Monday, 16 January 2017

How Social Media Can Be a Researcher’s Miracle or Downfall

Cassie Phillips is a freelance technology writer who also dabbles in social media. She’s a firm believer that everyone can find a use for social media whether to make friends or conduct a research experiment. Like technology, she finds social media is just another tool to add to one’s arsenal. @securethoughtsc

The idea of combining social media and research at first might be at odds with one another, but they actually complement one another. Research involves the production, use and consumption of knowledge. Before social, scientists and researchers disseminated information via conferences, journals, peer reviews and publication. What brings all of these events together is collaboration. This is where the true benefits of social become apparent.

Finding Information
You probably already have a system in place to find journals and articles that will suit your research. This can include using information portals, attending meetings and even focusing on certain peer-reviewed journals. While still useful, this takes time and can also lead to information overload. Social media can help you find more relevant information and sift through the noise. Following researchers within your discipline can help you find articles and journals that may be particularly valuable to you.

On the flip side, you still need to verify the sources you find online. Anyone can publish an article or post on the internet, so it's more important than ever to check sources and make sure what you're reading is legitimate.

Knowledge Creation
Most researchers view data generation as the main aspect of the job. For the most part, this means finding other literature that supports your research. However, the other important aspect is ensuring you publish and disseminate the information at the right time. So where does social media fit especially when there are risks in communicating your research while it’s still going on? After all, it can reduce your chances of getting published while also providing ammunition against you should you make a mistake. And with social, there’s also the possibility your account might get hacked, especially if your internet connection isn’t secure, though luckily there are ways to protect yourself.

So what are the benefits? Consider this example. Marianne Hatzopoulou, a civil engineer professor, wanted to research the impact of air pollution on cyclists. She turned to Twitter and sent out a couple of tweets encouraging people to fill out a survey. A popular cycling blog found the survey and then wrote an article. This then got picked up by a local newspaper, which then led to coverage on a radio show and a major network.

Spreading the World

Perhaps the most attractive quality of social media is its ability to disseminate information. Above all, social media is about engagement and communication, making it ideal for researchers to reach a wider audience.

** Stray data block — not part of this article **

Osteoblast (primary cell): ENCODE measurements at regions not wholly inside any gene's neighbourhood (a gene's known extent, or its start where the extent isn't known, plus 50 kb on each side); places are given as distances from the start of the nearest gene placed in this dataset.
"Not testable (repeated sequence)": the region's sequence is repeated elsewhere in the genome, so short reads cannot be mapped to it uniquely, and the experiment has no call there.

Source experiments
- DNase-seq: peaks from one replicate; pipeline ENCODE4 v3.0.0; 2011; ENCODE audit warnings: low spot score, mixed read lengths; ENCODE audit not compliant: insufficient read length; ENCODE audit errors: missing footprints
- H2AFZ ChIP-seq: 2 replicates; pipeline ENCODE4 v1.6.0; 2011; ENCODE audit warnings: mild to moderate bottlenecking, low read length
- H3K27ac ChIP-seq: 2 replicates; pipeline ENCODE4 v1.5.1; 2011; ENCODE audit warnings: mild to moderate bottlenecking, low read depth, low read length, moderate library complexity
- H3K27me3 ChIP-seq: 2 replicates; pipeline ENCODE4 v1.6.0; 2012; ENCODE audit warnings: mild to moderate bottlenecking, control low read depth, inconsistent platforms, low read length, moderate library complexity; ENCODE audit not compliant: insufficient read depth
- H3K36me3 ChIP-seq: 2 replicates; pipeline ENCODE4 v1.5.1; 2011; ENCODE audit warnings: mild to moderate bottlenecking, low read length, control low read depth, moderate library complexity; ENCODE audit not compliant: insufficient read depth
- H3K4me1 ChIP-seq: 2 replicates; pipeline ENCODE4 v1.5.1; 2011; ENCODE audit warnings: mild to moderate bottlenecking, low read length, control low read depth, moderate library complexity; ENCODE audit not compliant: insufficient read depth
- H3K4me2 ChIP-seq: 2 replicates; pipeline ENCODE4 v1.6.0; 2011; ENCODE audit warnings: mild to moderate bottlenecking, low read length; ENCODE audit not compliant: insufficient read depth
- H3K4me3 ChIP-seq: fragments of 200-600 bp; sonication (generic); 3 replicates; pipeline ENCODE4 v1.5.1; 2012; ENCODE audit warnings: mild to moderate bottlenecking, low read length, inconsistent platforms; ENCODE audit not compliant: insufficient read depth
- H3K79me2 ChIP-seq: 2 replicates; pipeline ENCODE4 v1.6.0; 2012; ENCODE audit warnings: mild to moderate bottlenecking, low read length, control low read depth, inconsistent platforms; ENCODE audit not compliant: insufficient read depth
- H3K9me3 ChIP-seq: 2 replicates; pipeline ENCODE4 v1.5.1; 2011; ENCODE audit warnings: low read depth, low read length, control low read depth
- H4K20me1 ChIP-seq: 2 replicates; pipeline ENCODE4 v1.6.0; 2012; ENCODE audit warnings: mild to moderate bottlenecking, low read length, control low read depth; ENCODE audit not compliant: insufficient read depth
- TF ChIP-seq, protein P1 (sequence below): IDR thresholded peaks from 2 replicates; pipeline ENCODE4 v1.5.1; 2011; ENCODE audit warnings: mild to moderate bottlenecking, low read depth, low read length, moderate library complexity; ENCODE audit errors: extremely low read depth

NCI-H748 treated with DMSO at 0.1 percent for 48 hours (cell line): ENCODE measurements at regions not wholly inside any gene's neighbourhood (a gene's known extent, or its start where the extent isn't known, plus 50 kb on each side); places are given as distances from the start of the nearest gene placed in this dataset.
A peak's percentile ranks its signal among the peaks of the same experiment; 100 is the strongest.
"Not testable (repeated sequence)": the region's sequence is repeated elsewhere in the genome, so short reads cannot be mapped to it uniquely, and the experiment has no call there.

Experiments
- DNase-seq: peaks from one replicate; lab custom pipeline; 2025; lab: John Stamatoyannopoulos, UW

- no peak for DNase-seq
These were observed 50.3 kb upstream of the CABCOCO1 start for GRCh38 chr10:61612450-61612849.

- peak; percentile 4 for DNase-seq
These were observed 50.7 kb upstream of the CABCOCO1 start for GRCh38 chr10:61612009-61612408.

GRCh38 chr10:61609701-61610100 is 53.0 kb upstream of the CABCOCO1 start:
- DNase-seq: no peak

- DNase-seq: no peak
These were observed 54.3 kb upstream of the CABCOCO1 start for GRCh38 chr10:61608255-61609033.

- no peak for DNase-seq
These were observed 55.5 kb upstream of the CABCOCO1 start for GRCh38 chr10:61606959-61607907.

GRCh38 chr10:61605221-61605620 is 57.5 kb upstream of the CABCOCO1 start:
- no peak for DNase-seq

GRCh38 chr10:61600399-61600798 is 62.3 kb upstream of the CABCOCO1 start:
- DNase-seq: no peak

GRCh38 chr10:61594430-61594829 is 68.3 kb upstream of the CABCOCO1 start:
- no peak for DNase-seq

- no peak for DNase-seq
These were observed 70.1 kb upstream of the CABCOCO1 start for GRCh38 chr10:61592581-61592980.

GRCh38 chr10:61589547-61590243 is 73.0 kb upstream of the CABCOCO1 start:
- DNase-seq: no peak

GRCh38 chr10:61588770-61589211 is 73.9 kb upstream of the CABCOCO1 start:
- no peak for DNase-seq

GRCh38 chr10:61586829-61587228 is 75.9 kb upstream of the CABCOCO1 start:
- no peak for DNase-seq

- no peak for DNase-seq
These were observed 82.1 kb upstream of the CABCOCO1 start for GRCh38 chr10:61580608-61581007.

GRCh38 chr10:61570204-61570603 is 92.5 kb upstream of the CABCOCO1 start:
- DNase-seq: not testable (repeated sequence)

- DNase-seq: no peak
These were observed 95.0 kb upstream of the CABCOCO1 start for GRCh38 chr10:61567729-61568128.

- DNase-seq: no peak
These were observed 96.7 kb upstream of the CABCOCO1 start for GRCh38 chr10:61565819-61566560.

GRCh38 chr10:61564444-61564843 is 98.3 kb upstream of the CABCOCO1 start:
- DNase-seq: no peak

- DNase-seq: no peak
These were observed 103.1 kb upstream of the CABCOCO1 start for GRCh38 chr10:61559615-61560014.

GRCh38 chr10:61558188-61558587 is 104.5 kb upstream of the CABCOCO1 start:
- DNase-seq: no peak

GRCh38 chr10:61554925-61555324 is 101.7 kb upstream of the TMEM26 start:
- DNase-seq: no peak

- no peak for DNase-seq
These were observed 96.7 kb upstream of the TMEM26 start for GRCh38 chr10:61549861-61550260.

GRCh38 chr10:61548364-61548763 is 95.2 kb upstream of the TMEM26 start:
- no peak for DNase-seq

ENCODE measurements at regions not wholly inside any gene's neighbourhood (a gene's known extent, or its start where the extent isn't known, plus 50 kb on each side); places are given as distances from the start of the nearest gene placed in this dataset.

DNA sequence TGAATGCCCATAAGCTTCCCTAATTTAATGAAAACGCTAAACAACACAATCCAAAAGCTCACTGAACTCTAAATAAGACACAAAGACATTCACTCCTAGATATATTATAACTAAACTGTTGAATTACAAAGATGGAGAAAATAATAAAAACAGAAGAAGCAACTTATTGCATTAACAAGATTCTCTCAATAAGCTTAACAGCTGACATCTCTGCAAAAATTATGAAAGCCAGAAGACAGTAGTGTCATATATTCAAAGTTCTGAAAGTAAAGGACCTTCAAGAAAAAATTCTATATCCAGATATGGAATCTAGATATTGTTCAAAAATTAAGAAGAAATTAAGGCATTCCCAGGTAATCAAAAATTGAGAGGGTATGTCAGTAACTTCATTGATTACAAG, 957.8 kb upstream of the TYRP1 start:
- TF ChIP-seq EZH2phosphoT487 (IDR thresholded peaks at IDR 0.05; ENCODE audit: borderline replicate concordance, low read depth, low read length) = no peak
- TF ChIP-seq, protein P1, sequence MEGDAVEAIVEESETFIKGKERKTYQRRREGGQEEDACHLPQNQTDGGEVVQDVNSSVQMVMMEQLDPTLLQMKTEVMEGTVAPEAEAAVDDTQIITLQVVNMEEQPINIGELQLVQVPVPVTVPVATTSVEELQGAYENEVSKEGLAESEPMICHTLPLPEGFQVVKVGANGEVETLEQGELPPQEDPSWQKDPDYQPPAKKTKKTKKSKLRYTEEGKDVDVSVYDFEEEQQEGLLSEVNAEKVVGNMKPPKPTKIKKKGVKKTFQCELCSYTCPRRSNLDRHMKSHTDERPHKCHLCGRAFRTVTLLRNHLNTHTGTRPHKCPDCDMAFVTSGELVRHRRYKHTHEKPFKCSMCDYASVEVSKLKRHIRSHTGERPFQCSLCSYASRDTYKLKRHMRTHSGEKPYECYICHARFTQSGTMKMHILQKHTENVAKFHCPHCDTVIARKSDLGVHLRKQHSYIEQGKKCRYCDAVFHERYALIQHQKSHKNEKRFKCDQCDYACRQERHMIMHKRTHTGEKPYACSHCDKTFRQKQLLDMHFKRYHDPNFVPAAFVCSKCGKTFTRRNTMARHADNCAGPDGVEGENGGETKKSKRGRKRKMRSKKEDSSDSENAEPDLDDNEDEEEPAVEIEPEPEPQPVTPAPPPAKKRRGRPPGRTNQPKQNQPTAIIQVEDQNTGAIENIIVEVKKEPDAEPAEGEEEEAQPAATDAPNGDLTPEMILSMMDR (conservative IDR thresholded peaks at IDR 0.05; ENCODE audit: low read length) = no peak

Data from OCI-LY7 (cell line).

Of course, depending on the type of article you produce, you’ll reach a very particular audience. More scholarly and academic articles will likely attract other researchers in your discipline. However, this means you’ll likely alienate the layperson as they won’t want to wade through pages of information.

Since social media is such an effective tool in attracting attention, it might backfire. Always double check before publishing anything on social media to ensure the post doesn’t come off as offensive or in poor taste. Always read a post multiple times before hitting the send or publish button. One poorly worded tweet can reach thousands of people and ultimately lower your credibility not only among your followers but the scientific community as well.

While there are obvious benefits to using social media, it still doesn’t replace face-to-face interactions. If used improperly, it may end up hurting your reputation and research more than it helps. At the end of the day, it all depends on how you approach it and how you engage with your community.

Monday, 9 January 2017

“The Big Data rich and the Big Data poor”: the new digital divide raises questions about future academic research

Data is being created faster than ever before. However, as Kate Metzler explains, limited access to this big data is creating a digital divide between large companies and the broader scholarly community. To compound this problem, there is also a big data analysis skills gap that further hinders the progress of social science. Without access to these datasets or the expertise to analyse them, research is confronted with a replication crisis and is vulnerable to commercial motivations.
“Data is the new oil.” Clive Humby, mathematician and architect of Tesco’s Clubcard, is credited with saying this first in 2006, and it’s been repeated numerous times in the last decade. The comparison between data and oil refers to its value being extracted through refinement; or in the case of data, through analysis. Unlike oil, data is being created at a faster pace than it can be consumed, or analysed. We’re awash with data. You may have heard it said that “90% of all the data in the world has been generated over the last two years.” Or, as Hal R. Varian, Chief Economist at Google, puts it another way: “A billion hours ago, modern homo sapiens emerged. A billion minutes ago, Christianity began. A billion seconds ago, the IBM PC was released. A billion Google searches ago … was this morning.”